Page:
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In the zone 

Springs activists sue over nukes, security measures, plan rally for Iraq invasion anniversary

It's been a trying two and a half years for local peace activists, faced with heightened security measures since the terror attacks of Sept. 11, 2001.

When a small group of activists showed up at the Air Force Academy in May of 2002 to protest Defense Secretary Donald Rumsfeld, who was giving the Academy's commencement speech, sheriff's deputies arrested four of them for alleged trespassing. A judge later found the arrest illegal, ruling that the protesters had not trespassed.

On Feb. 15 of last year, when an estimated 15 million people worldwide protested against the impending U.S.-led invasion of Iraq, Colorado Springs police used tear gas to disperse the more than 3,000 demonstrators who attended a rally in Palmer Park.

And when defense ministers from 26 countries gathered at The Broadmoor hotel for a summit of the North Atlantic Treaty Organization last October, police wouldn't let protesters anywhere near the five-star resort. Citing security concerns, police blocked off public streets within a two-block radius of the hotel, forcing local residents to pass through armed checkpoints.

The activists haven't been deterred, however. On Saturday, local peace groups plan to participate in a "global day of action" marking the first anniversary of the invasion of Iraq, by holding an anti-war march and rally in downtown Colorado Springs.

Meanwhile, local activists also filed two lawsuits in the past week seeking to challenge the legality of U.S. nuclear missiles and last year's "security zone" around The Broadmoor, respectively.

Trained peacekeepers

Like the rally in Palmer Park on Feb. 15, 2003, Saturday's peace march and rally will be part of a series of demonstrations expected to attract hundreds of thousands of protesters in cities across the globe.

However, local organizers don't anticipate a repeat of last year's tear-gas melee. Whereas the 2003 rally drew people from across Colorado, Saturday's event is expected to draw a much smaller crowd of mostly local participants.

"Our modest estimate would just be 100 to 150 people," said Dennis Apuan, an organizer with the Pikes Peak Justice and Peace Commission. The commission is co-sponsoring the protest with Students for Social Justice, a group based at the University of Colorado at Colorado Springs.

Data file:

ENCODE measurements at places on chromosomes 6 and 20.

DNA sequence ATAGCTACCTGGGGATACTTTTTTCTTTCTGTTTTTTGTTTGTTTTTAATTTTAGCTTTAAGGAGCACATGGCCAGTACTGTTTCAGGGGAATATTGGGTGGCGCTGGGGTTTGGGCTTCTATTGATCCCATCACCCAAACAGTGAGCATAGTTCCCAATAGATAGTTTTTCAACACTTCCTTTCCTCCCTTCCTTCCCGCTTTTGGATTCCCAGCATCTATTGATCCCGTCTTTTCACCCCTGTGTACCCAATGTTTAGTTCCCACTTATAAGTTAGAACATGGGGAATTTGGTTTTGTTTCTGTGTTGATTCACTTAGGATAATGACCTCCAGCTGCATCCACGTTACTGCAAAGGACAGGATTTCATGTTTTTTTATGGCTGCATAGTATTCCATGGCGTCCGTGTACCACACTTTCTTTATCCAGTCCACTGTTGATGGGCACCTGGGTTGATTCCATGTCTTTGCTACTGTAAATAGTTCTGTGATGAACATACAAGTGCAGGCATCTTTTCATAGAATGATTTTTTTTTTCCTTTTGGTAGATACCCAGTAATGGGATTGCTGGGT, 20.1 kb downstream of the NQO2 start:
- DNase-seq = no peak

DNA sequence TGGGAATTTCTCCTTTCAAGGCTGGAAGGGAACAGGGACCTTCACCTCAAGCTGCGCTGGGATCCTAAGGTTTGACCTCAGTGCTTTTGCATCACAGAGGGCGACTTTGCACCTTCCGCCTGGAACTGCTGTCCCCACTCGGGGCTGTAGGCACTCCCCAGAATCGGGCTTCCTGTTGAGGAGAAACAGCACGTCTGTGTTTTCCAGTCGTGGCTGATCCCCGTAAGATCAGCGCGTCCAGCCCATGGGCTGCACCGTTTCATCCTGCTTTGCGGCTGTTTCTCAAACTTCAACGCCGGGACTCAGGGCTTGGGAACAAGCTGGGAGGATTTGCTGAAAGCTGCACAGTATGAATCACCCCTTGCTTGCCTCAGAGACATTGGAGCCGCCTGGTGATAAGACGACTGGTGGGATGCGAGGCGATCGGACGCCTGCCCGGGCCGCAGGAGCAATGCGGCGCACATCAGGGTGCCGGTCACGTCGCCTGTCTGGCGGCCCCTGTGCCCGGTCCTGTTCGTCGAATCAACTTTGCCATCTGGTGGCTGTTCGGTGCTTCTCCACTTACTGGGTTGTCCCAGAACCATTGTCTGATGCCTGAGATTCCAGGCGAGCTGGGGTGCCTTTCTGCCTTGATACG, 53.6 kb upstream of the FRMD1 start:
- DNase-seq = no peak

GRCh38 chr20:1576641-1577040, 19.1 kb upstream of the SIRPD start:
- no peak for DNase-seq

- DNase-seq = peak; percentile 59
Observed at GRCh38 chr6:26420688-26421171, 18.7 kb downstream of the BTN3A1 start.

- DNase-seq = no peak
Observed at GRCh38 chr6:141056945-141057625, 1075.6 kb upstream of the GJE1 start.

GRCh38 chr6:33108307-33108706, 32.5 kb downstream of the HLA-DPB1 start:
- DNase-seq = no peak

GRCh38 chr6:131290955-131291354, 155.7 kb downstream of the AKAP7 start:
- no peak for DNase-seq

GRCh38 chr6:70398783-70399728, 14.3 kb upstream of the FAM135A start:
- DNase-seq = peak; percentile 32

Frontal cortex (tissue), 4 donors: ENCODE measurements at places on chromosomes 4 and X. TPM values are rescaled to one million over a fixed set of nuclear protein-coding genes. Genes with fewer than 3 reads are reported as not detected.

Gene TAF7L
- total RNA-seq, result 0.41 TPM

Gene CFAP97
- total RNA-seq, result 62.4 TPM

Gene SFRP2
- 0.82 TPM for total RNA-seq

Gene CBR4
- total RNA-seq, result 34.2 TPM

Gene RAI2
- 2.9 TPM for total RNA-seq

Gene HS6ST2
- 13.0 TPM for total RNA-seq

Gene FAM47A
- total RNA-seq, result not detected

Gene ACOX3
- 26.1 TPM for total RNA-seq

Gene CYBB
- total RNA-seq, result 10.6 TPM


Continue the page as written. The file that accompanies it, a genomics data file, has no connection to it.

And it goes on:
Still, organizers say they are communicating with police and training their own "peacekeepers" for the event.

Activities will actually kick off Friday night with a 7 p.m. benefit concert at the Gill Foundation. On Saturday, a teach-in is scheduled from 8 to 11 a.m., at First Congregational Church. Thereafter, participants will march from the church to Pioneers Park downtown, where they will rally from noon to 2 p.m.

Apuan says the rally, titled, "The World Still Says 'No' to War," will reiterate the peace movement's continued opposition to the occupation of Iraq. Activists will demand the return of U.S. troops, who they say were sent into war based on false claims that Iraq possessed weapons of mass destruction. They will also ask that the U.S. government redirect its resources from fighting wars to providing jobs, housing and healthcare for Americans.

"Our troops are really fighting a war which is based on lies and deception," Apuan said.

Challenging nukes

Speaking of weapons of mass destruction, many of the same activists involved with Saturday's protest also went to court last week seeking to challenge the legality of the U.S. nuclear arsenal controlled by Air Force Space Command at Peterson Air Force Base in Colorado Springs.

Represented by local attorney Bill Durland, the local organization Citizens for Peace in Space and 11 individuals filed suit in U.S. District Court in Denver against Gen. Lance Lord of the Space Command, as well as Secretary of Defense Rumsfeld.